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Hole in the Mountain


Last updated 11/17/2020 at 4:18pm

I know a bunch of you know something about this hole. I have been asked about it several times over the years. I recently heard another story about it.

There is a tunnel up on Pikes Peak that has an odd history. It is often said it was going to be a railroad tunnel, or that it was just a gold mine prospecting hole. It is called the Oil Creek Tunnel. The tunnel is above Timberline, south of Glen Cove. People started the tunnel before they found gold at Cripple Creek, which adds to the confusion with going there! If it was supposed to be going to Cripple Creek, the tunnel there would have been very long – over 4 miles.

The tale about looking for gold on Pikes Peak makes more sense as to the tunnel's location, and soon after the miners discovered a few things about the mountain. There is no gold in the rock in the mountain, and some of the rock is really hard. In the 1930s, a trail from Glen Cove was built to the spot. Some of the old mining equipment was abandoned when they hit the water. The major item is an old steam boiler. In several stories I have heard, it moves until the strength of whoever found it gives out. I hear it was "lost" in the trees for several years. The weather has caused most of the destruction of the camp, but I have heard of several interesting souvenirs being found. There is still water coming out of the Oil Creek Tunnel.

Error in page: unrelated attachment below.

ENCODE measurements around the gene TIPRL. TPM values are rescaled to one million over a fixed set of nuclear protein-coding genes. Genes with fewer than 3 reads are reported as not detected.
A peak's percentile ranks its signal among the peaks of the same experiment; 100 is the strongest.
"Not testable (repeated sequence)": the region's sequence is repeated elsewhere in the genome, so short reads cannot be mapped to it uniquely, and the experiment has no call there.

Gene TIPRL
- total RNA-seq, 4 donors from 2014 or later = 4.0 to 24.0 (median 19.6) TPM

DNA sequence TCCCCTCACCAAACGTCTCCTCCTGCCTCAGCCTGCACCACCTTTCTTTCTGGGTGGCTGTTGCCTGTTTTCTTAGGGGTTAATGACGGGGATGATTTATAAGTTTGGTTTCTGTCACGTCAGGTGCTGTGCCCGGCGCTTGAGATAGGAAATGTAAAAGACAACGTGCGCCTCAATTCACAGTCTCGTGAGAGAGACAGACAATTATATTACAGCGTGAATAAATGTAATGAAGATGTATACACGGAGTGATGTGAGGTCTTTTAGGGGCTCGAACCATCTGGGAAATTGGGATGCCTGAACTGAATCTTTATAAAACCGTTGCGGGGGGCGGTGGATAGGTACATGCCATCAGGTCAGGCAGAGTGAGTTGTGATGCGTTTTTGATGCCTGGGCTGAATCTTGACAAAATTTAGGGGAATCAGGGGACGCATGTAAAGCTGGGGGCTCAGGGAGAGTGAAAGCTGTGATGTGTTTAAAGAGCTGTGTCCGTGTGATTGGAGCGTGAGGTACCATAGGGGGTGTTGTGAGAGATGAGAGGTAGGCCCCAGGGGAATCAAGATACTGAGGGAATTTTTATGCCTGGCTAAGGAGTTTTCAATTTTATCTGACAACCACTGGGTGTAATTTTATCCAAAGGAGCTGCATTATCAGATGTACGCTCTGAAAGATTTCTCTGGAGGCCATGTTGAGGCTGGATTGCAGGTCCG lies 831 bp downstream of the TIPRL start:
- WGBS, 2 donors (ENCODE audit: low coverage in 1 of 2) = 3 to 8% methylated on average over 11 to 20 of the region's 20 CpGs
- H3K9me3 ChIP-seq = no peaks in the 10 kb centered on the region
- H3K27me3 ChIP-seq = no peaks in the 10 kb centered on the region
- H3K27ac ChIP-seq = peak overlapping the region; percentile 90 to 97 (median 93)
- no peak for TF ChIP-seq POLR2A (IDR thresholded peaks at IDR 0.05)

However, this is not the hole I'm writing about today. This is the famous hole under Cheyenne Mountain. It was dreamed up in the 1940s, but not actually started until the 1950s. It really is a big hole, and it was finished in the 1960s. It was the home for the North American Defense Command (NORAD) to see what the whole North American air defenses looked like. In the late 1960s our computer age brought big changes. Even bigger changes came when the Cold War changed! For a while they even thought of shutting the big entry door and leaving it, but today it is still used. The remains of NORAD were moved to Peterson AFB, but every now and then the modern use of the hole is mentioned. Maybe even some of you work there. It is indeed a fascinating hole.


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